The charming harbour town of Mahon is the capital of Menorca, possibly the most laidback island in the Balearics.
Historic stone buildings sit above a sheltered bay in a town centre that oozes character, making an unusually charming gateway to the rest of the island.
Arriving at Mahon Airport
Menorca Airport (MAH), also known as Mahon Airport, is your gateway to the island of Menorca. The airport is located at the eastern end of the island, about 10 minutes’ drive from the town centre in Mahon and about 45 minutes’ drive from Ciutadella de Menorca. As you fly in, see if you can spot Mallorca out to the west of the island. In the distance, at the far end of the Balearics, you might spot Ibiza and Formentera.
The airport itself is pleasingly compact, with one main terminal and quick access out of the airport to your next destination. Book your car hire in advance and you can pick up a car at the airport to get straight on the road. Hiring a car can be very useful if you’re planning to travel outside the capital of Mahon.
Alternatively, you can catch a reasonably priced taxi into town or take one of the buses that run to Mahon’s central bus terminal. From here you can connect to buses that take you to all the other major destinations on the island.
Flights from London City to Mahon run throughout summer, so seize the moment while the weather is nice and the route is open.
Mahon’s bus terminal is a transport hub and your ticket to the rest of Menorca. Board an air-conditioned bus to Ciutadella de Menorca, Es Castell and other destinations around the island. Pick up a reloadable card at the bus station if you’re planning on multiple bus trips during your stay here. The roads are winding and slow, so be prepared for long but scenic journeys between major destinations.
Book your car hire in advance with London City Airport and you can collect your car either at the airport or in destinations around the island – a good option if you only need a car for part of your trip. Driving is one of the best ways to explore Menorca as it offers faster and more convenient journeys to destinations at the other end of the island, such as Cala Morell or Cala Galdana. The roads are beautiful, too, winding through the wooded centre of the island with little traffic.
Mahon town centre is easy enough to navigate as a pedestrian and it’s a real pleasure to stroll between the different sights of the capital. Wander along the seafront in the evening and get into holiday mode as the sheltered harbour glows with lights.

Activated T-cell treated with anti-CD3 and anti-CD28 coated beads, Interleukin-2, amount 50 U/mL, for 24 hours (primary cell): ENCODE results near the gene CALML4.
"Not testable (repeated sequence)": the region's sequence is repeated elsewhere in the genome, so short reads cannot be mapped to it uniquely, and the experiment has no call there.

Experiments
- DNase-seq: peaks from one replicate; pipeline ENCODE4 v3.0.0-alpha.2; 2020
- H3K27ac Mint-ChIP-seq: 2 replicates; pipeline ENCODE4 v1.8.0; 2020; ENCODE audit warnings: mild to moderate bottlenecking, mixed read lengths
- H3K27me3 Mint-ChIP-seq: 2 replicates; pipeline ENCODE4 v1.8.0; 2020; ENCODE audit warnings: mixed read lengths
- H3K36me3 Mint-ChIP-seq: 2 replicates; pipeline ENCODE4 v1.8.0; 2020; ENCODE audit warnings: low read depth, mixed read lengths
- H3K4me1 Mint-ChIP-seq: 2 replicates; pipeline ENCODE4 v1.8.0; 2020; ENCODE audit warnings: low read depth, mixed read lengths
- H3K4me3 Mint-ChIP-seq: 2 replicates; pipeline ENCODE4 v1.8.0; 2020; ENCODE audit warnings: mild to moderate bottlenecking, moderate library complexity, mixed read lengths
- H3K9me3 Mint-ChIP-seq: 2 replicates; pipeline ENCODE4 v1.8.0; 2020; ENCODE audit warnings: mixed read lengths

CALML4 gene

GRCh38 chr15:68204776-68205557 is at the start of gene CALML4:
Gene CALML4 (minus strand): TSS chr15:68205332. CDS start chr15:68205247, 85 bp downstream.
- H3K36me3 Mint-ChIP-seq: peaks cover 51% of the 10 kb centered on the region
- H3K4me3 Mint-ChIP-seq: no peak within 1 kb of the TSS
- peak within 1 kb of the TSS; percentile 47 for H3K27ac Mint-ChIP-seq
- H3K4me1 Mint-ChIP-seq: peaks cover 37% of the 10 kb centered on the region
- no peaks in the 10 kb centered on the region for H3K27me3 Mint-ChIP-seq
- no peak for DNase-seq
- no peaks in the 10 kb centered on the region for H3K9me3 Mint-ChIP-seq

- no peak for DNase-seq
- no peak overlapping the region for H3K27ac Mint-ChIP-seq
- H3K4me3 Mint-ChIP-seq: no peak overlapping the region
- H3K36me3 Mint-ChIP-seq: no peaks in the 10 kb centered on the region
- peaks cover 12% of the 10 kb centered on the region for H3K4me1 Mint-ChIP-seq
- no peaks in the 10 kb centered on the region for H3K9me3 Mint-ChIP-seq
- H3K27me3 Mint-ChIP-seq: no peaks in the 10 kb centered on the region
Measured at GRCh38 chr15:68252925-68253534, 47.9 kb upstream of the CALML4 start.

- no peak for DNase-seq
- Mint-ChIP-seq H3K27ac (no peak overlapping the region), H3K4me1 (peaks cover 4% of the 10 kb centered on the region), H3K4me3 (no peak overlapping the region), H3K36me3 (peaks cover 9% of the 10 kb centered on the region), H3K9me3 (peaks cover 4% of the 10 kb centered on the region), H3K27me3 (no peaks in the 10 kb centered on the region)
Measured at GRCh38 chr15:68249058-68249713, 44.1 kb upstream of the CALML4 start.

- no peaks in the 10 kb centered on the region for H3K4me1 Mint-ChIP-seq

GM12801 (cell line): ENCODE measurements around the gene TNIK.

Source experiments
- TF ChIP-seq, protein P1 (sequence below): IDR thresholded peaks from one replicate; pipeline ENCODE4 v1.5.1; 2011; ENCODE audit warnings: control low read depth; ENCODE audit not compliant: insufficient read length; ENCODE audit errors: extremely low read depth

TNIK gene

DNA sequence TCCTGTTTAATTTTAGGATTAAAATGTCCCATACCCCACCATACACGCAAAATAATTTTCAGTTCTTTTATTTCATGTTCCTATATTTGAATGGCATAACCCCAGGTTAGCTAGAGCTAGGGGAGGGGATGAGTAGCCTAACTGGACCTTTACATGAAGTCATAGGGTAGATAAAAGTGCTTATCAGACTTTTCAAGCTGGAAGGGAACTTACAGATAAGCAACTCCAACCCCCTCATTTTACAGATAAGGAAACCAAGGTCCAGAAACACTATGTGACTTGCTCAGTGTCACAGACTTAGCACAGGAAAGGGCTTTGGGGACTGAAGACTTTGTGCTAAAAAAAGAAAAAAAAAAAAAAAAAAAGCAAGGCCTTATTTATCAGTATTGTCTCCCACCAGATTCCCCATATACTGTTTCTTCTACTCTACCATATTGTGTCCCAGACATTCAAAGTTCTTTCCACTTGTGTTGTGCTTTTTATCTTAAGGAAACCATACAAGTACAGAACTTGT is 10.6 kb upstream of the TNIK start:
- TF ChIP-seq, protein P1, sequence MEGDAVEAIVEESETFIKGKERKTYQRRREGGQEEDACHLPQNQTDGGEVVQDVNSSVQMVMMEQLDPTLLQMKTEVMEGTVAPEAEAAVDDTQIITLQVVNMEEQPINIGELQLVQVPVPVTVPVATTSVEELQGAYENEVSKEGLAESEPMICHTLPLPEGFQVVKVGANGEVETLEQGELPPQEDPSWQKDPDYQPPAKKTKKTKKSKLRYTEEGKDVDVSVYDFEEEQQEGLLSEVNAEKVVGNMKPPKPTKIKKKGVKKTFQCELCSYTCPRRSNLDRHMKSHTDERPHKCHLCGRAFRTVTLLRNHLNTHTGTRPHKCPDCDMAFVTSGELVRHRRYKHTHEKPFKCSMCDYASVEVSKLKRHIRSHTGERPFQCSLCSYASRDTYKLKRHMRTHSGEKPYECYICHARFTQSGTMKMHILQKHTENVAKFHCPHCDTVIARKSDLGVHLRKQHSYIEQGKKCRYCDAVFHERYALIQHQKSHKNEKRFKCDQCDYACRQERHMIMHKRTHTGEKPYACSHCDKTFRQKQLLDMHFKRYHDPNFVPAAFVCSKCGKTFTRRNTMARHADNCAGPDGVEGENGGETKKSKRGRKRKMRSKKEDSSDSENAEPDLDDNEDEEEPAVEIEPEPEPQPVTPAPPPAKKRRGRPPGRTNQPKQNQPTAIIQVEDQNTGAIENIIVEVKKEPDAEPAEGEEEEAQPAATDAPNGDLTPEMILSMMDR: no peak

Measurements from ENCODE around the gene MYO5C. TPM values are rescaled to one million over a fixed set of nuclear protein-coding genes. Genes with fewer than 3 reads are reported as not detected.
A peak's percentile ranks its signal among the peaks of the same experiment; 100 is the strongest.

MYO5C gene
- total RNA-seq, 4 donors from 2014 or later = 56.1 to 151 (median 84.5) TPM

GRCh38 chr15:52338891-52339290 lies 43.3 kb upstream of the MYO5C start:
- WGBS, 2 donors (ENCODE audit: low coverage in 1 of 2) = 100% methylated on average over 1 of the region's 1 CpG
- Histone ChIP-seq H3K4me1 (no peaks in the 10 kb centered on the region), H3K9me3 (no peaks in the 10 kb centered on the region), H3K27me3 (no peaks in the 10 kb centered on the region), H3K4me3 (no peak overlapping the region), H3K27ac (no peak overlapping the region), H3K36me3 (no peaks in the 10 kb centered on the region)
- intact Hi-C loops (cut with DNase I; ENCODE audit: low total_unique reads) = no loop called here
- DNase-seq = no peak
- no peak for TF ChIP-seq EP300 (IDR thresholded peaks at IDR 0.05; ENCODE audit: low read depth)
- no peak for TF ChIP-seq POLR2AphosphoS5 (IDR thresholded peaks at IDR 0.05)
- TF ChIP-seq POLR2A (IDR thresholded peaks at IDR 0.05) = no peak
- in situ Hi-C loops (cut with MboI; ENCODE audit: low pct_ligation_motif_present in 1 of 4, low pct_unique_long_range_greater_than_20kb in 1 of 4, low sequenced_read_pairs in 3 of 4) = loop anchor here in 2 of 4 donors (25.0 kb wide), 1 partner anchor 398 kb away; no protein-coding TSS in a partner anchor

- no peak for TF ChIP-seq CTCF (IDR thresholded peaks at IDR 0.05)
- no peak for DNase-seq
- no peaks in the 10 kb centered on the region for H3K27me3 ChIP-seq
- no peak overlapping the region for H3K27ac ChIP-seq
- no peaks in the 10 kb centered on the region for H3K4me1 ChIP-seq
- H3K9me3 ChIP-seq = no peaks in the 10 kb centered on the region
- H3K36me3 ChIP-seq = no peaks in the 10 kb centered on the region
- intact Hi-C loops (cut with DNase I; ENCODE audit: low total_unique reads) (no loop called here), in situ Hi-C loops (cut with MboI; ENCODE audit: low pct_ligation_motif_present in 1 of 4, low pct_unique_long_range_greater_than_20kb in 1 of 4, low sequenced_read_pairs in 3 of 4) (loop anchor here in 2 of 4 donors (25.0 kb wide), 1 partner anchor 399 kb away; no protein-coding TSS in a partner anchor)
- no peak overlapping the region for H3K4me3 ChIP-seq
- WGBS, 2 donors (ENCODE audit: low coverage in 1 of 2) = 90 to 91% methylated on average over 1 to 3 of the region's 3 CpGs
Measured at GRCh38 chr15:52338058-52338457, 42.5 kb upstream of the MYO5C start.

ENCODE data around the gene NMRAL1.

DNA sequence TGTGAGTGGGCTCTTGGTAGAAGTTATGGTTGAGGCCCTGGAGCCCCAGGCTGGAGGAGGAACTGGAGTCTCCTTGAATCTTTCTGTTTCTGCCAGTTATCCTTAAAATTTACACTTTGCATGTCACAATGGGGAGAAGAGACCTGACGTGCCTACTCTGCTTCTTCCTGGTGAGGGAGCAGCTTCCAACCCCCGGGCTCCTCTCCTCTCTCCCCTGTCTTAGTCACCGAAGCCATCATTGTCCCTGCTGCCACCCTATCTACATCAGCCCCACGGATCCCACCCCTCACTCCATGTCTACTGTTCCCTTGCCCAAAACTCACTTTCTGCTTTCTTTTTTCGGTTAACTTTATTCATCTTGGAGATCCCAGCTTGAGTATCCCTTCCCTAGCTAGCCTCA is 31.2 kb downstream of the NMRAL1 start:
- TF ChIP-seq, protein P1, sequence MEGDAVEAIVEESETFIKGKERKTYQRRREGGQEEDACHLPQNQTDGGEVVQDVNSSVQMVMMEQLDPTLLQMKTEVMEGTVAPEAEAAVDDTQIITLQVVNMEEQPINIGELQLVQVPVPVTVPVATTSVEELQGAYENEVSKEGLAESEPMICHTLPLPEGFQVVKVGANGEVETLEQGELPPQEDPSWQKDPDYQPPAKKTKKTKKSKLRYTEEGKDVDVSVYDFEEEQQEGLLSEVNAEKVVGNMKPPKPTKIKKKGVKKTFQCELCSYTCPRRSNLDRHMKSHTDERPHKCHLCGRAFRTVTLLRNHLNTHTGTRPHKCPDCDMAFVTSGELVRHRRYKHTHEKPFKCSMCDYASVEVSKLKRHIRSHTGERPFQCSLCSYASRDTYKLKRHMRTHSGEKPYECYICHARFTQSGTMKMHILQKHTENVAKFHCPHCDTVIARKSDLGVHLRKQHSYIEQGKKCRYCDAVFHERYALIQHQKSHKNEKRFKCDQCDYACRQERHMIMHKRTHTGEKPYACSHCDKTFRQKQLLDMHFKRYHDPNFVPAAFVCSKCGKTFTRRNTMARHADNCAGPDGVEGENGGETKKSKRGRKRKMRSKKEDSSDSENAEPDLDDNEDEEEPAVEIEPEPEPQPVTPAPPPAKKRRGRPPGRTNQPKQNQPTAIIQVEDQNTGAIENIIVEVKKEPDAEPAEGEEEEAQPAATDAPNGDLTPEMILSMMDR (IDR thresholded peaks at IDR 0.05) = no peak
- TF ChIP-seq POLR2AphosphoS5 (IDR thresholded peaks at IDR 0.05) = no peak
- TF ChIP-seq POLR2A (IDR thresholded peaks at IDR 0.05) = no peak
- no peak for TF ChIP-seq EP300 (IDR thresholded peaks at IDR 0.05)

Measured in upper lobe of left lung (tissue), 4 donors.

City centre: for food
Mahon’s city centre is one of the best places on the island to eat out or pick up locally produced food. A fish market runs throughout the week, selling fresh seafood straight from the Mediterranean. Head to dairy farms just outside the city to try Mahon’s legendary cheeses or visit a local grocer to pick up a jar of mayonnaise, which Menorcans adamantly claim was invented in this town.
For the ultimate Mahon dining experience, head to a friendly, family-run taverna on one of the town’s cobbled streets to try out local dishes such as caldereta de llagosta (lobster stew).
S’Albufera des Grau Natural Park: for flora and fauna
The whole island of Menorca is a UNESCO-recognised biosphere, but for the best wildlife-watching opportunities, head out of Mahon to peaceful S’Albufera des Grau Natural Park, north of the city. Walking trails wind through the wetlands and out along some of the most scenic parts of Menorca’s coastline. Bring binoculars to spot fish eagles, and keep an eye out for tortoises and lizards. Take a break from your wandering at serene Cala Presili, a remote beach in the north of the park that you can only reach on foot.
Ciutadella de Menorca: for the island's history
Ciutadella de Menorca, on the other side of the island to Mahon, was once the capital of Menorca and today retains a very different character from Mahon. Head here for a trip into the island’s past, to an era without cars or tourists. Start in Plaça des Born, an atmospheric square surrounded by buildings from the 1800s. The town's 14th-century cathedral, historic mansions and Castell de Sant Nicolau defence tower are all key sights that give an interesting look at Menorcan history.
Time Zone: Central European Time (GMT +1) and Central European Summer Time (GMT +2)
Languages: Spanish and Catalan, although Menorca also has its own dialect of Catalan known as Menorquín. English is widely spoken